Customer Service as Job One

Although other companies have moved into the market, Rosewood has maintained its position as the top seller of Horizontal Directional Drilling machines in India. It does this through a written, verifiable customer service policy designed to develop repeat business with the largest and most discerning clients in the business. The policy contains a statement of Rosewood’s Core Values, which state:

  • - We must proactively manage change; it is the only constant.
  • - We must delight our customers; only they provide job security.
  • - We must develop and build leaders for the future by insisting on professional excellence in everything we do.
  • - We must treat everyone with the personal attention, openness, honesty and respect they deserve.
  • - We must build a team-based organization by sharing knowledge.
  • - We must break down all the departmental barriers; working together, works.
  • - We must focus on end-results, not activities; we own and are accountable for our actions and their results.

Specifically, management at Rosewood insists on recurrent training for its employees so that they are always up to date on the latest methods and technologies for operating in a safe, efficient and environmentally friendly way. Furthermore, the company keeps a staff of engineers and technicians competent to not only advise customers on equipment they may want to buy, but also to provide turnkey solutions and value added services such as site inspections. Staff at the company are granted a significant amount of autonomy and decision making authority to solve customer problems on the spot and are encouraged to communicate creative and innovative ideas directly to supervisors and upper level management. The result is a flow of information from the bottom up, which strengthens the organization and engenders connectedness throughout. This style of management is a key component of the BID’S QC100 model, and shows that Rosewood is on the cutting edge of business administration theory.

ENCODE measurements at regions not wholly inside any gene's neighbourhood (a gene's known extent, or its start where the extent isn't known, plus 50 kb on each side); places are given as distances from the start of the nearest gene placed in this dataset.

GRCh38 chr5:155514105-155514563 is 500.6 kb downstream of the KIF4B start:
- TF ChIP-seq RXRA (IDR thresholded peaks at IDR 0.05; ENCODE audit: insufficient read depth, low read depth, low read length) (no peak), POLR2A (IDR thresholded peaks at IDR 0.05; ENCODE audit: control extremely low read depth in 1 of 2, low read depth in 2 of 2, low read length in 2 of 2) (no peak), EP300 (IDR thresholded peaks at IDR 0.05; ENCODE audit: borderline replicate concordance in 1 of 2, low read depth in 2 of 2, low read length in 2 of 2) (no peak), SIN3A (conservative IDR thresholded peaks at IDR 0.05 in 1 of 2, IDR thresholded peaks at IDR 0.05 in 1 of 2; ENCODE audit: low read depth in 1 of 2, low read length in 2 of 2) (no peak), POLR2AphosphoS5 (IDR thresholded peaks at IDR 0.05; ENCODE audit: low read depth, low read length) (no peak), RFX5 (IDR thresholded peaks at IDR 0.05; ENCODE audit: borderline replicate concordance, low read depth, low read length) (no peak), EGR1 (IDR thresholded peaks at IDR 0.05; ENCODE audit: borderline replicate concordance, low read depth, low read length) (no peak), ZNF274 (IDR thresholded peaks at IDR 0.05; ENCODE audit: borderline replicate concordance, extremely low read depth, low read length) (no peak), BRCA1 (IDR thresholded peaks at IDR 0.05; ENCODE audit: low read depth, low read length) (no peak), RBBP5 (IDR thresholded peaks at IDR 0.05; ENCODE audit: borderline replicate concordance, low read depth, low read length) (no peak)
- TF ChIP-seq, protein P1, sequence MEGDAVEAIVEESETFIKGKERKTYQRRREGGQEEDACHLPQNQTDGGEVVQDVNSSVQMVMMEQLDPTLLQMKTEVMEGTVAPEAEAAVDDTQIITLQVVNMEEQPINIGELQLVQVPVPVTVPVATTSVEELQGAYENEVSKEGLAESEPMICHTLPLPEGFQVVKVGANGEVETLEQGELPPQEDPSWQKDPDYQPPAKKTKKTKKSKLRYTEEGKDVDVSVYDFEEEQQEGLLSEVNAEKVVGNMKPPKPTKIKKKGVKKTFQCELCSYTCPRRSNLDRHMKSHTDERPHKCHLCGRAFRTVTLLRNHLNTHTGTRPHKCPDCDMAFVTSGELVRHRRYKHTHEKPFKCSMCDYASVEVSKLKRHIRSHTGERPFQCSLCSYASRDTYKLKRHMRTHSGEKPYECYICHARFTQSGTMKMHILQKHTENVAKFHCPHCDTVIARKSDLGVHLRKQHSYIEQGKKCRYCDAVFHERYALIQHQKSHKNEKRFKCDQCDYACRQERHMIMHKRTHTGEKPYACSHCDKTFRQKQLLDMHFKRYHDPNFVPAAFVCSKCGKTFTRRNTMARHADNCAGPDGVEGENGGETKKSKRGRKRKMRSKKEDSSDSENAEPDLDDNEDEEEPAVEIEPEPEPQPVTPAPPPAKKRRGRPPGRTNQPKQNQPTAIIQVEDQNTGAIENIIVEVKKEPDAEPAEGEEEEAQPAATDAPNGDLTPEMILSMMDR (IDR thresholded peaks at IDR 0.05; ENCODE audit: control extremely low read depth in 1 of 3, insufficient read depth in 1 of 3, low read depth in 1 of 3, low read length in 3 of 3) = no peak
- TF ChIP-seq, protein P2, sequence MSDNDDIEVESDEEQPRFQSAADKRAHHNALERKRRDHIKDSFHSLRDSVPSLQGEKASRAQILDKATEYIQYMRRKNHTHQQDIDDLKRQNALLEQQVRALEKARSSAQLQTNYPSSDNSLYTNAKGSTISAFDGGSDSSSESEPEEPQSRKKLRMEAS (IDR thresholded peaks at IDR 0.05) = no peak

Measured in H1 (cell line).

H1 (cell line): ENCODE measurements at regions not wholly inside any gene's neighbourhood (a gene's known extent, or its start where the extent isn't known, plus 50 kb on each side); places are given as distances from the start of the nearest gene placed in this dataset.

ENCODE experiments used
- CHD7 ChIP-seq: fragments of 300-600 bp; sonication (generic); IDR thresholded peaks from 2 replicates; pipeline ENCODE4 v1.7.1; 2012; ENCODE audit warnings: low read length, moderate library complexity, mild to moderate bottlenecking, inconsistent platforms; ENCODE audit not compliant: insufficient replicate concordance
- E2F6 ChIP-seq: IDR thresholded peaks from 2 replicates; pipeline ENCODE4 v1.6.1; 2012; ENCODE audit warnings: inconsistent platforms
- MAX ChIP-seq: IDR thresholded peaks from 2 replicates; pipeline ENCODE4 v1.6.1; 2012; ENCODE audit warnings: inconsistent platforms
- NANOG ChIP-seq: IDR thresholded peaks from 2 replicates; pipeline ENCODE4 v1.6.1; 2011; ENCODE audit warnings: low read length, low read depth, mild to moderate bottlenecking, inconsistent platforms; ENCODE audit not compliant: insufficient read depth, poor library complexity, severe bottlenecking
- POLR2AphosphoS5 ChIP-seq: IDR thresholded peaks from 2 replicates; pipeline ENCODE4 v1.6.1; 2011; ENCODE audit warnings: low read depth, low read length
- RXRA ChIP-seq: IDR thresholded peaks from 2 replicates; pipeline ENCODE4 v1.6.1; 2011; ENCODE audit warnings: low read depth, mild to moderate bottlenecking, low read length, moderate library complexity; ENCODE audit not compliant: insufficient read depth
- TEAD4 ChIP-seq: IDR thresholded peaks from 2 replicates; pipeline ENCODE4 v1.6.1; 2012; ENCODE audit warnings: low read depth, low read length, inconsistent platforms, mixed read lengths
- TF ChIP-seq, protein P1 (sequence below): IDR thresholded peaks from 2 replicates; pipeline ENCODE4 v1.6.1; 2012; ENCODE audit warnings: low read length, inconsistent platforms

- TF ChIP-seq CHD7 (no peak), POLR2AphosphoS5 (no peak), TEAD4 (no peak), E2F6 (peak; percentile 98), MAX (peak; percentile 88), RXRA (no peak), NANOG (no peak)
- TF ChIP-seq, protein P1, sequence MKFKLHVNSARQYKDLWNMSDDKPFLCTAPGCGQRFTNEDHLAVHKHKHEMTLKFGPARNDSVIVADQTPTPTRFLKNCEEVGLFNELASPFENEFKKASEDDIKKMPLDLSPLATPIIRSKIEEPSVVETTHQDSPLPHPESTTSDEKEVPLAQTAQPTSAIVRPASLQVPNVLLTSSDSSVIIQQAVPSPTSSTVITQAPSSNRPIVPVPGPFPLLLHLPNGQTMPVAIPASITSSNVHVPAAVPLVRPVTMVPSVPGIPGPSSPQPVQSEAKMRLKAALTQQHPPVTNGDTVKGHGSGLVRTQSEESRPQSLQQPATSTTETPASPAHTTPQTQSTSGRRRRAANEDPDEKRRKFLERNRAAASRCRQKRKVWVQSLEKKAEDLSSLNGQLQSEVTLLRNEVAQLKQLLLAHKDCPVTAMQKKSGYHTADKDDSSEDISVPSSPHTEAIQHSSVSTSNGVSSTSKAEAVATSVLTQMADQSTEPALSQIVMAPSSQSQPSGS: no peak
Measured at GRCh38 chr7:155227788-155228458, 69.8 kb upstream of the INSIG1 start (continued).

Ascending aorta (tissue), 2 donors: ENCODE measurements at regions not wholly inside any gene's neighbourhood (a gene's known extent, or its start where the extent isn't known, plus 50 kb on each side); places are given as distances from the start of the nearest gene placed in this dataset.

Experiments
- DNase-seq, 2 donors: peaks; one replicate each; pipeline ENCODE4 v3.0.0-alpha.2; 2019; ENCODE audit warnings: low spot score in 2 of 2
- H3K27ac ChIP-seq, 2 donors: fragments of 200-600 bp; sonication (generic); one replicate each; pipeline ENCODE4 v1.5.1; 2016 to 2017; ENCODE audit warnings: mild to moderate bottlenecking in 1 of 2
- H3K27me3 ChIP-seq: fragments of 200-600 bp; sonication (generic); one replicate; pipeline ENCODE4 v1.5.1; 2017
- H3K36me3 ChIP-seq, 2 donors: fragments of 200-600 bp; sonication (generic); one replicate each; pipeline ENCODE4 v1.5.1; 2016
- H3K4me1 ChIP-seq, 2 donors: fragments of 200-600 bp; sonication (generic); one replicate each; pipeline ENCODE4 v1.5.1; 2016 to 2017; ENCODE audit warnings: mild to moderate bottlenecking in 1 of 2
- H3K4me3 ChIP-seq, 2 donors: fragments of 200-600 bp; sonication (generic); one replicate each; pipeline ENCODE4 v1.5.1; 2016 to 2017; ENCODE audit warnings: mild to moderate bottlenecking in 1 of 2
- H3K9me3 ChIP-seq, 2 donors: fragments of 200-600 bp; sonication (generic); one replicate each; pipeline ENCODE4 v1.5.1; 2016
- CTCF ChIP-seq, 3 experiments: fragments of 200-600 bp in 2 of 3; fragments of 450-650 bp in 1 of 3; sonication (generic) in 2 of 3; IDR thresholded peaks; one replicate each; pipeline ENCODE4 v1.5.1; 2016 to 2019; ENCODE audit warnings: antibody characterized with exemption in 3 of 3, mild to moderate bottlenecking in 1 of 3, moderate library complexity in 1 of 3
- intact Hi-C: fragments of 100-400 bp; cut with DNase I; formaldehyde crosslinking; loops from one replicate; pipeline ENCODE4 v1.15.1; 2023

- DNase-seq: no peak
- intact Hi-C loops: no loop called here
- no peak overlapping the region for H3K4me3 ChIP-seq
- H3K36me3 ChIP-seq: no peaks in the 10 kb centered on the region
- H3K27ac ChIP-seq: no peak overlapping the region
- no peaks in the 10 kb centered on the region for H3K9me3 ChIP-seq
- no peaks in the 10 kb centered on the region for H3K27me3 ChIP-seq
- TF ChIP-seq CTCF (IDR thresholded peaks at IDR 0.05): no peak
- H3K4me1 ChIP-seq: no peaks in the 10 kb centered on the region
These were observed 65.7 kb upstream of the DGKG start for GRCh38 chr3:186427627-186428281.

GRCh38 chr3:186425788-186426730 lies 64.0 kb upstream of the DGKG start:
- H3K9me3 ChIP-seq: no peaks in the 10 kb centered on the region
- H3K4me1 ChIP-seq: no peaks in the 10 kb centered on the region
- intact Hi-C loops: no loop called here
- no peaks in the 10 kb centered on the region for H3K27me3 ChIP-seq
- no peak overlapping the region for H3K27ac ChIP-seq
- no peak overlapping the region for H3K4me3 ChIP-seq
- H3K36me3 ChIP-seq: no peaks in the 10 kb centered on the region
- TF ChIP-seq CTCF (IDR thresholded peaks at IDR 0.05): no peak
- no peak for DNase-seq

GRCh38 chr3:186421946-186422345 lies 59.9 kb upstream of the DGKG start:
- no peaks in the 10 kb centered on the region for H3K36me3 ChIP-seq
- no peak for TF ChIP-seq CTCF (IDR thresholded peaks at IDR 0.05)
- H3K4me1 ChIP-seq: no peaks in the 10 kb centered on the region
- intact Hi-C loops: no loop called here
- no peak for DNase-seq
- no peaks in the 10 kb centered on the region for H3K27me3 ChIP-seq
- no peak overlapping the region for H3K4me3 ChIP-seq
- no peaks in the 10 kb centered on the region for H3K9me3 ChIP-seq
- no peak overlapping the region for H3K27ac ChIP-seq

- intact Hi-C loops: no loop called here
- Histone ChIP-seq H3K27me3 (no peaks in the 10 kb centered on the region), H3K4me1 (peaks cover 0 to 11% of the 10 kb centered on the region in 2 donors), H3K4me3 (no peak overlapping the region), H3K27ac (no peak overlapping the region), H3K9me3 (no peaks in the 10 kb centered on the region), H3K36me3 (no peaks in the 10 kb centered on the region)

Because of its commitment to innovation, customer service, and environmental consciousness, Rosewood has been selected to receive the BID Quality Crown Award for 2015 at the convention in London.


BID is a private and independent organization founded in 1984, whose primary activity is business communication orientated towards quality, excellence and innovation in management. A leader in the broadcasting of Quality Culture, BID recognizes those companies and organizations which lead the most important activities in the business world, and is considered the founding organization in the broadcasting of the Culture of Quality, Excellence and Innovation in 179 countries. The trophy symbolizes a pledge to the principles of Quality Culture. The QC100 Total Quality Management Model, together with the Quality Mix program, media coverage of the convention and its impact on the community and business sector, create an unmatched platform for continuous improvement within the organization and awareness of the achievements of the company at an international level. Awards are given only to those who are committed to improving their Quality Culture based on the principles of the QC100 Total Quality Management Model. Candidates are proposed by the leaders of previously awarded companies who they consider worthy of the award. Especially meritorious candidates may also be nominated. The International BID Quality Award Selection Committee then chooses the winning companies who will receive the award in New York, Paris, Geneva, Frankfurt, Madrid and London.